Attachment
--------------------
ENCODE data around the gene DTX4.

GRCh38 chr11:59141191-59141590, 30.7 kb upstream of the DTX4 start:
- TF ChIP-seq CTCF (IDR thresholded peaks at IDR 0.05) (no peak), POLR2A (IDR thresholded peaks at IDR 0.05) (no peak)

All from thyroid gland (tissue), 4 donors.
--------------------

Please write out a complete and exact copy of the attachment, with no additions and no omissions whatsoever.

ENCODE data around the gene DTX4.

GRCh38 chr11:59141191-59141590, 30.7 kb upstream of the DTX4 start:
- TF ChIP-seq CTCF (IDR thresholded peaks at IDR 0.05) (no peak), POLR2A (IDR thresholded peaks at IDR 0.05) (no peak)

All from thyroid gland (tissue), 4 donors.